Reviewed by Theodore Feit
There are several constants in a novel in the Aimee Leduc series: To begin with there is always Paris, in which a crime for Aimee to solve takes place in a different section. Then there is Aimee’s juggling between her job running the agency with her partner, Rene, trying to solve the crime and getting herself into danger, and her baby girl, Chloe, now several months old. And of course, her mysterious mother who disappeared when she was young and is a wanted woman, as well as her memory of her father, a member of corrupt Parisian cops, murdered when he tried to quit the group.
The victim on the Left Bank is the young nephew of an attorney charged with delivering to the prosecutor a tell-all notebook compiled over decades by an old man, an accountant, detailing payoffs, bribes and other nefarious payments to the corrupt cops known as The Hand, including Leduc pere. Instead he hides the notebook and meets up with his girlfriend. The attorney hires Aimee to find the notebook. And additional pressure is brought to bear by The Hand when they mistakenly arrange to kidnap Aimee’s friend’s young daughter instead of Chloe. Along the way, there are other murders, including that of the kidnapper (so much for making mistakes; The Hand fixes everything).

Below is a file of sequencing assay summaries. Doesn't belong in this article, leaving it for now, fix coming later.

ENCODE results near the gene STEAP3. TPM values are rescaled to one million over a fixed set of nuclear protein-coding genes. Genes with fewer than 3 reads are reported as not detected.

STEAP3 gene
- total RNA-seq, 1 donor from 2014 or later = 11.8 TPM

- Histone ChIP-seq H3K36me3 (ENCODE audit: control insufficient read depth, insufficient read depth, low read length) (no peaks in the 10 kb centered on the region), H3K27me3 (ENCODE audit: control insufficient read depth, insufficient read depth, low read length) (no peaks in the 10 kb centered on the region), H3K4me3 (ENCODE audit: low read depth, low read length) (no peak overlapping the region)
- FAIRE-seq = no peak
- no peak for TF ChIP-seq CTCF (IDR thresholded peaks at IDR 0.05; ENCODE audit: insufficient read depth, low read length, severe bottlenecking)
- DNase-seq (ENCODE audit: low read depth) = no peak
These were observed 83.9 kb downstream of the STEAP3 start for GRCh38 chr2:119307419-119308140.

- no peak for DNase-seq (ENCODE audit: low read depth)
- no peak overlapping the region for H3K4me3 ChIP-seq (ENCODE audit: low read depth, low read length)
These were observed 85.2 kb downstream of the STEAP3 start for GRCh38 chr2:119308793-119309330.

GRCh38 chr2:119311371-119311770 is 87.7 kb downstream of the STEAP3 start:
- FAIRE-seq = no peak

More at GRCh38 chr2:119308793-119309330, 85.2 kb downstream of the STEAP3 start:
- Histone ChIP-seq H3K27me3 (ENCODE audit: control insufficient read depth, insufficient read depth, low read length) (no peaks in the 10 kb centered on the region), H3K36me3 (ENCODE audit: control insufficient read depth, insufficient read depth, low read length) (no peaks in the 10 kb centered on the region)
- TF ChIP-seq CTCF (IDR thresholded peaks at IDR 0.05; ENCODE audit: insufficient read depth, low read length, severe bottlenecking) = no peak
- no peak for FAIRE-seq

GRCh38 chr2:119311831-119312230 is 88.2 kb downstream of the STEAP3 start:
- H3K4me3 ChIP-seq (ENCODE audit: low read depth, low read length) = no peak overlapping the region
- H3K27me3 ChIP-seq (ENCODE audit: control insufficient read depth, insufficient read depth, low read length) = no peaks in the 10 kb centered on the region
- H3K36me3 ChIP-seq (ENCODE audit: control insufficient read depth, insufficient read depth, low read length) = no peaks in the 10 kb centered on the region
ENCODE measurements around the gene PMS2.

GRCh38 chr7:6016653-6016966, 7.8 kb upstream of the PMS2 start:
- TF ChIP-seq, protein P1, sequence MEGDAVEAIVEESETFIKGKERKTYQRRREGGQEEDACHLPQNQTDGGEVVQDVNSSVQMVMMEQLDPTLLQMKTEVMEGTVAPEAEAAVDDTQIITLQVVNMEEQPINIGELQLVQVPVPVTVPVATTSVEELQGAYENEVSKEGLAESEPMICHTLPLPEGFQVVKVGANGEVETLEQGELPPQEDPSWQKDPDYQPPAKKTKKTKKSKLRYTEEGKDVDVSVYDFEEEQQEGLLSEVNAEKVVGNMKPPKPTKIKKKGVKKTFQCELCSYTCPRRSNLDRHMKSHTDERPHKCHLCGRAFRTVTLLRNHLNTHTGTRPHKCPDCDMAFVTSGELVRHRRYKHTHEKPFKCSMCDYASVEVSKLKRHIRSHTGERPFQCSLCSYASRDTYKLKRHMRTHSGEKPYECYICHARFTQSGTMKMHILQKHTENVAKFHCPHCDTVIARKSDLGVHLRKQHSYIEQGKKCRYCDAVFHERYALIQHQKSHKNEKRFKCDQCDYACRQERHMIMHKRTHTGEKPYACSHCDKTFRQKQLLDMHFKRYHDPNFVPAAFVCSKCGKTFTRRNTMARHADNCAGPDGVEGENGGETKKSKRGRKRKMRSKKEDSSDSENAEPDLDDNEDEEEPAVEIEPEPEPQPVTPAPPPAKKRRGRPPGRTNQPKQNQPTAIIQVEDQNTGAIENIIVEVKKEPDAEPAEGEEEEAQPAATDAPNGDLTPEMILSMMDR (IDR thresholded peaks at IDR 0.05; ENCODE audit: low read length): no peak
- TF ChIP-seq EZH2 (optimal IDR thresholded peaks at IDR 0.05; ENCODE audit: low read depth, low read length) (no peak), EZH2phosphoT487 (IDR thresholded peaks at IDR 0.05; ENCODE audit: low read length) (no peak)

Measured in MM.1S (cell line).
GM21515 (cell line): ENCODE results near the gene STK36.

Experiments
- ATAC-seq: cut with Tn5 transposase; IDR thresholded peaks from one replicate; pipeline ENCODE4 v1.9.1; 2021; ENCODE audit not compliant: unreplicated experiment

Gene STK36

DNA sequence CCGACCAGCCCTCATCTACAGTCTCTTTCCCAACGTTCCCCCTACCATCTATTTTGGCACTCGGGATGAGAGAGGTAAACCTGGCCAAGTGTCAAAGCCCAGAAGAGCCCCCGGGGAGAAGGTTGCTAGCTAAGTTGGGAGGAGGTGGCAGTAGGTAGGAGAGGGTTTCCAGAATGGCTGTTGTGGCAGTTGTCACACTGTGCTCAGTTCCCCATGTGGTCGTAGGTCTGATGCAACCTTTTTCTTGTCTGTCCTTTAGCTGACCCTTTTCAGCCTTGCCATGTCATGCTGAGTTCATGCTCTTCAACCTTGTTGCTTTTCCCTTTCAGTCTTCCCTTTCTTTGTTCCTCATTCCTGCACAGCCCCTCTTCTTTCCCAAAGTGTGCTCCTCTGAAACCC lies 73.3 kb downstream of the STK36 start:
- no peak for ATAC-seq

Oh, another constant arises when Aimee runs into blind alleys: Mobier, a retired corrupt cop, friend of her father and her godfather and someone Aimee has a love-hate relationship with; her father’s other friends, and her family. As Bogie said in Casablanca: We’ll always have Paris. And the author demonstrates that with the sights and sounds of the twisting streets and ancient buildings. For that reason alone, the novel is recommended. Of course the plot also helps.